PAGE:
Council on Security Issues in Paris on Tuesday. He asserted that "most NATO
members, including France", favor Moscow's idea of a NATO-CSTO cooperative
framework over Afghanistan. Lavrov all but suggested that Washington was
blocking such cooperation between NATO and the Russian-led CSTO.
On the face of it, Washington should jump at the Russian offer of support to
the NATO mission in Afghanistan. Pakistan has proved to be an unreliable
partner in the "war on terror". The growing political uncertainties in Pakistan
put question marks on the wisdom of the US continuing to depend so heavily on
Pakistan for ferrying supplies for its troops in Afghanistan.
US military spokesmen are on record as saying that about three fourths of all
supplies are currently dispatched to Afghanistan via Pakistan. There are
fundamental issues as well, such as the US's continued ability to influence
Pakistani politics and, indeed, the evolution of Pakistan's political economy
as such in the coming critical period.
The coming to power of the Awami National Party (ANP), an avowedly Pashtun
nationalist leftist party, in the sensitive North-West Frontier Province of
Pakistan, further complicates political alignments.
ANP leader Amir Haider Khan Hoti bluntly told Radio Free Europe/Radio Liberty
in an exclusive interview this week, "Our priorities are clear. We first want
to move toward peace through negotiations [with the Taliban], jirgas [tribal
councils], and dialogue. God willing, we will learn from [failed talks and jirgas
in the past] and will try not to repeat the same mistakes. We will try to take
into confidence our people, our tribal leaders, and our [clerics] - and
together with them, we will try to move toward peace through negotiations."
Hoti didn't speak a word about the "war on terror" or the George W Bush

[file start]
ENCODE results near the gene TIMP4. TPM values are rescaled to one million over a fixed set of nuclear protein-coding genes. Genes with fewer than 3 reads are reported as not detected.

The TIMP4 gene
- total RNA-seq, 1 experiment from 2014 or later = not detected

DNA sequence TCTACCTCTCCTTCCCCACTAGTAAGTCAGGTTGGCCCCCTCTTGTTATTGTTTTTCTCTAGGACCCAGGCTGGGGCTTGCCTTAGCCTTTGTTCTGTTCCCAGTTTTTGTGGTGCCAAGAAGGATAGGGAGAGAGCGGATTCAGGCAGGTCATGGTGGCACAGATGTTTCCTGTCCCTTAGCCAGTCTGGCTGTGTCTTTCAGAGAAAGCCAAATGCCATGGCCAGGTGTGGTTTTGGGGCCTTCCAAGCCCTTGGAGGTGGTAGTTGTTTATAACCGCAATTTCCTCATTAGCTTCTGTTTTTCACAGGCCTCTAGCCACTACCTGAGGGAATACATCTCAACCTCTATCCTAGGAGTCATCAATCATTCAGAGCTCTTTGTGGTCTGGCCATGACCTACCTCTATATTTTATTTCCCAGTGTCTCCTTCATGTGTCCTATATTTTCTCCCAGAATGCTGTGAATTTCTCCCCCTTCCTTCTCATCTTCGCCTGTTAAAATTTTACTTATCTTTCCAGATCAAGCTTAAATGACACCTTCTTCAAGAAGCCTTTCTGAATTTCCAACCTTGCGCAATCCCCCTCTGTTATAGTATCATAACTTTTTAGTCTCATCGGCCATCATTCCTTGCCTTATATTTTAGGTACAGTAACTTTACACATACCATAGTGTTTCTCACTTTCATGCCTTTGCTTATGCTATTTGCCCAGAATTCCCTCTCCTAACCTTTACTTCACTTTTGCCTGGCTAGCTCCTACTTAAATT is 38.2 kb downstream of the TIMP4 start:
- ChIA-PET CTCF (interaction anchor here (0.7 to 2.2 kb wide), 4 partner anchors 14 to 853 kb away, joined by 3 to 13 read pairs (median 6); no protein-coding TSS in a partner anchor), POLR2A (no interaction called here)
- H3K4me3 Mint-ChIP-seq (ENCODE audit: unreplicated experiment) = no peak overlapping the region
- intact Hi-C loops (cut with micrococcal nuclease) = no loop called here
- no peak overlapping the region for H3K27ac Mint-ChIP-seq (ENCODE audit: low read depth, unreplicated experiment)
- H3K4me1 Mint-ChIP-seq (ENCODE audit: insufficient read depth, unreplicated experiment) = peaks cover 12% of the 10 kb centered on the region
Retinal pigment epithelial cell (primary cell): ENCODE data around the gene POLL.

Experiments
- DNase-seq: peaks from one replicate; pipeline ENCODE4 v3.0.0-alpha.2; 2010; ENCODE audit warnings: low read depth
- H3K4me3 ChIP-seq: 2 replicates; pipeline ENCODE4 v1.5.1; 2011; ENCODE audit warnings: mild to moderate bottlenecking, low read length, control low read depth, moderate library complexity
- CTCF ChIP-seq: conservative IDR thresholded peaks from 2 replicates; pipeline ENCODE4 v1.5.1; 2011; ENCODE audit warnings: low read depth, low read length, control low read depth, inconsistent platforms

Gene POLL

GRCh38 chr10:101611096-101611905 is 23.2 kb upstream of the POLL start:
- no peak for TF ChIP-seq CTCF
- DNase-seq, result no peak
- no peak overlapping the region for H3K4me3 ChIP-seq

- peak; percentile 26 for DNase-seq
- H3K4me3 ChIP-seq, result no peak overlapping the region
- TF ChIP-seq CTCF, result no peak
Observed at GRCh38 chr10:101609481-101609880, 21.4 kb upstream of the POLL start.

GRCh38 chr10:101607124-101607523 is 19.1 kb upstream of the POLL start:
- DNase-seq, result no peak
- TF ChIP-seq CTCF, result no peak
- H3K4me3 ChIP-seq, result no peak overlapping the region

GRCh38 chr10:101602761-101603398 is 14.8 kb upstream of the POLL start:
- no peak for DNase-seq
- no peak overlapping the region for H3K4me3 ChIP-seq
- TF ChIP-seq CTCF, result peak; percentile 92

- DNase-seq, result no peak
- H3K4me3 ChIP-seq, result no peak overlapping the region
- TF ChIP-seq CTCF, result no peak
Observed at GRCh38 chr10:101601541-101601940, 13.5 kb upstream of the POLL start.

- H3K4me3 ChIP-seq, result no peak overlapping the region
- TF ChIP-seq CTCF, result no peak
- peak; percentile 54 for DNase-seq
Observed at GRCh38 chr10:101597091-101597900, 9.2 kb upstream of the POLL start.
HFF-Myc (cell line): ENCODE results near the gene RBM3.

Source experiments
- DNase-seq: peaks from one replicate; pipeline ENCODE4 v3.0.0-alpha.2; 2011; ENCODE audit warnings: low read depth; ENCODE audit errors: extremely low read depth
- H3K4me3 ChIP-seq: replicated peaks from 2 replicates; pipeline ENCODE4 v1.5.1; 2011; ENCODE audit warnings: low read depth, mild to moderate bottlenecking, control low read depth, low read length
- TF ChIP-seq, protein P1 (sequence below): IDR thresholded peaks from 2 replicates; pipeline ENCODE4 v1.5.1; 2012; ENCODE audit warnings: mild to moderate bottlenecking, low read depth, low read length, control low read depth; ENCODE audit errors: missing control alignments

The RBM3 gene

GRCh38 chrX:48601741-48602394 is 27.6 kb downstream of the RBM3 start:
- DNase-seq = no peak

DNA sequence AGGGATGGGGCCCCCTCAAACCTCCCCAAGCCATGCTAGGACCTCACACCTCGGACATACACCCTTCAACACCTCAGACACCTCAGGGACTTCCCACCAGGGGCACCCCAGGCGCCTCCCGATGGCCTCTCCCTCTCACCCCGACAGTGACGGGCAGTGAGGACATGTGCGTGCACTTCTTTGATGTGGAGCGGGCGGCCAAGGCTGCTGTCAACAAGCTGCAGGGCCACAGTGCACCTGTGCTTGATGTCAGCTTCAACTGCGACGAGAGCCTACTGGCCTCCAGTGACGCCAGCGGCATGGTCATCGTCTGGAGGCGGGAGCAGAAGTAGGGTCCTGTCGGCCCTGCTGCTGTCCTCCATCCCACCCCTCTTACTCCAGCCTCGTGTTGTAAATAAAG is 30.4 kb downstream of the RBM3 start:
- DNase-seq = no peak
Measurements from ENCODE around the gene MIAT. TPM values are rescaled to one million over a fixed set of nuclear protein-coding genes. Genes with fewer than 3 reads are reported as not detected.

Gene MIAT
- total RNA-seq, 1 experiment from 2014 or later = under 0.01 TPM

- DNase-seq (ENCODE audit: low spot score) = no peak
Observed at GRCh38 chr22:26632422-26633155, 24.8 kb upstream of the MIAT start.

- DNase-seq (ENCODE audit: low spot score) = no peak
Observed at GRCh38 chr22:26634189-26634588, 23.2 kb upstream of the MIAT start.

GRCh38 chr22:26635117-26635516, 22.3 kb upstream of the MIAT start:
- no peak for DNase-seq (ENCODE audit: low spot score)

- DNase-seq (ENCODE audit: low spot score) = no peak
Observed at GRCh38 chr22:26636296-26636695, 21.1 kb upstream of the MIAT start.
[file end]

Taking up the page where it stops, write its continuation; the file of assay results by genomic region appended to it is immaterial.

administration's expectations of Pakistani military operations in the tribal
areas. It remains a riddle why the Bush administration should have so far kept
out of conflict resolution in Afghanistan countries such as Russia and China,
whose interests are vitally affected, perhaps even more immediately than the US
or European countries. As US statesman Henry Kissinger wrote in an article in
the International Herald Tribune on Monday, "A strategic consensus remains
imperative ... Pakistan's stability should not be viewed as an exclusively
The million-dollar question is whether there is political will on the part of
the Bush administration to reach a "strategic consensus" over Afghanistan with
Russia at the forthcoming NATO summit. Clearly, Moscow is willing. NATO
old-timers such as France and Germany, too, are conscious that the alliance may
suffer a defeat in Afghanistan, which would be a catastrophic blow to its
standing, and that NATO and Russia after all share the same goals in
The Kremlin has badly cornered the Bush administration. Taking Russia's help at
this critical juncture makes eminent sense for NATO. The alliance is struggling
to cope with the war in Afghanistan. By the analogy of Iraq, some observers
estimate that a force level close to half a million troops will be required to
stabilize Afghanistan, given its size and difficult terrain.
But cooperation with Russia involves NATO embarking on cooperation with CSTO
and possibly with the Shanghai Cooperation Organization as well. (Russian
ambassador to the United Nations, Vitaly Churkin, addressing the Security
Council in New York on Wednesday, proposed that for effectively combating drug
trafficking originating from Afghanistan, a system of security rings promoted
by Russia in the Central Asian region in recent years would be useful and that
the potential of CSTO and SCO should be utilized.)
What worries the US is that any such link up between NATO and CSTO and SCO
would undermine its "containment" policy toward Russia (and China), apart from
jeopardizing the US global strategy of projecting NATO as a political
organization on the world arena.
The most damaging part is that Russia-NATO cooperation will inevitably
strengthen Russia's ties with European countries and that, in turn, would
weaken the US's trans-Atlantic leadership role in the 21st century.
At the meeting of the foreign ministers of the alliance at Brussels on March 6,
French Foreign Minister Bernard Kouchner urged the NATO Council to "take into
account Russia's sensitivity and the important role it plays". Moreover, he
argued, relations with Russia are already strained over Kosovo and the US's
planned missile defense shield based in Europe, and should not be subjected to